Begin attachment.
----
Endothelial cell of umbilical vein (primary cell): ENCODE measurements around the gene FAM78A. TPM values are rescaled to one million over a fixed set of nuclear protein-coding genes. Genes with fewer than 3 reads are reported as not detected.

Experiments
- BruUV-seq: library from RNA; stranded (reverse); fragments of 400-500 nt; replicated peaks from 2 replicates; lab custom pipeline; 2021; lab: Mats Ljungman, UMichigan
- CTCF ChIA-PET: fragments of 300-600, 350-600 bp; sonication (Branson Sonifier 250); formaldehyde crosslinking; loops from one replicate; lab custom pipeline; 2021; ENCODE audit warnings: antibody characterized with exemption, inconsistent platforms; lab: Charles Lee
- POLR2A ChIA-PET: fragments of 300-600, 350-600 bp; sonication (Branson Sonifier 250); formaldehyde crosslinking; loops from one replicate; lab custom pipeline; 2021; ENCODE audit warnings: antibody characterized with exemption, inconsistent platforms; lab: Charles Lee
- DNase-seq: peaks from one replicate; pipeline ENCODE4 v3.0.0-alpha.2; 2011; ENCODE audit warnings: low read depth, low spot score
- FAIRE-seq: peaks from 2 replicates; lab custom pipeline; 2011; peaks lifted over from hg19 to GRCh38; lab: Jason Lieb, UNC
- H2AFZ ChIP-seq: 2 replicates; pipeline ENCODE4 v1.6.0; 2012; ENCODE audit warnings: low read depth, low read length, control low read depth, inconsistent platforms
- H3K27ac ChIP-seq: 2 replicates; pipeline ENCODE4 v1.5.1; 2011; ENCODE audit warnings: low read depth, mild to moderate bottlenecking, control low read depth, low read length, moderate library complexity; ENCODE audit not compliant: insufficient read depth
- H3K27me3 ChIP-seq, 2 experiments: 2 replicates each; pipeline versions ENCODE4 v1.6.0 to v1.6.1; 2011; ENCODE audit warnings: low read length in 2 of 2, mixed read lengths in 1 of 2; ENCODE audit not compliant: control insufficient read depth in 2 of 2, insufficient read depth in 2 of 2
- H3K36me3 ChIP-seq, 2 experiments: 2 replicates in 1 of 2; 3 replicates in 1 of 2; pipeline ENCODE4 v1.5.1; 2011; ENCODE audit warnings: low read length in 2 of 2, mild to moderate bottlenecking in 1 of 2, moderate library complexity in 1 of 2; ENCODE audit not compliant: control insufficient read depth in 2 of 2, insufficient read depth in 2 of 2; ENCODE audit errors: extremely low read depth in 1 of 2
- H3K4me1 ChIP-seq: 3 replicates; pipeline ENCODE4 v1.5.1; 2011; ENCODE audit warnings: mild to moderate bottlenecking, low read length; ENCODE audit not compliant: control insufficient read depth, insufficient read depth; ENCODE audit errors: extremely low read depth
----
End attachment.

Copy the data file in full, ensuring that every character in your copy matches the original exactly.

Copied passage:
Endothelial cell of umbilical vein (primary cell): ENCODE measurements around the gene FAM78A. TPM values are rescaled to one million over a fixed set of nuclear protein-coding genes. Genes with fewer than 3 reads are reported as not detected.

Experiments
- BruUV-seq: library from RNA; stranded (reverse); fragments of 400-500 nt; replicated peaks from 2 replicates; lab custom pipeline; 2021; lab: Mats Ljungman, UMichigan
- CTCF ChIA-PET: fragments of 300-600, 350-600 bp; sonication (Branson Sonifier 250); formaldehyde crosslinking; loops from one replicate; lab custom pipeline; 2021; ENCODE audit warnings: antibody characterized with exemption, inconsistent platforms; lab: Charles Lee
- POLR2A ChIA-PET: fragments of 300-600, 350-600 bp; sonication (Branson Sonifier 250); formaldehyde crosslinking; loops from one replicate; lab custom pipeline; 2021; ENCODE audit warnings: antibody characterized with exemption, inconsistent platforms; lab: Charles Lee
- DNase-seq: peaks from one replicate; pipeline ENCODE4 v3.0.0-alpha.2; 2011; ENCODE audit warnings: low read depth, low spot score
- FAIRE-seq: peaks from 2 replicates; lab custom pipeline; 2011; peaks lifted over from hg19 to GRCh38; lab: Jason Lieb, UNC
- H2AFZ ChIP-seq: 2 replicates; pipeline ENCODE4 v1.6.0; 2012; ENCODE audit warnings: low read depth, low read length, control low read depth, inconsistent platforms
- H3K27ac ChIP-seq: 2 replicates; pipeline ENCODE4 v1.5.1; 2011; ENCODE audit warnings: low read depth, mild to moderate bottlenecking, control low read depth, low read length, moderate library complexity; ENCODE audit not compliant: insufficient read depth
- H3K27me3 ChIP-seq, 2 experiments: 2 replicates each; pipeline versions ENCODE4 v1.6.0 to v1.6.1; 2011; ENCODE audit warnings: low read length in 2 of 2, mixed read lengths in 1 of 2; ENCODE audit not compliant: control insufficient read depth in 2 of 2, insufficient read depth in 2 of 2
- H3K36me3 ChIP-seq, 2 experiments: 2 replicates in 1 of 2; 3 replicates in 1 of 2; pipeline ENCODE4 v1.5.1; 2011; ENCODE audit warnings: low read length in 2 of 2, mild to moderate bottlenecking in 1 of 2, moderate library complexity in 1 of 2; ENCODE audit not compliant: control insufficient read depth in 2 of 2, insufficient read depth in 2 of 2; ENCODE audit errors: extremely low read depth in 1 of 2
- H3K4me1 ChIP-seq: 3 replicates; pipeline ENCODE4 v1.5.1; 2011; ENCODE audit warnings: mild to moderate bottlenecking, low read length; ENCODE audit not compliant: control insufficient read depth, insufficient read depth; ENCODE audit errors: extremely low read depth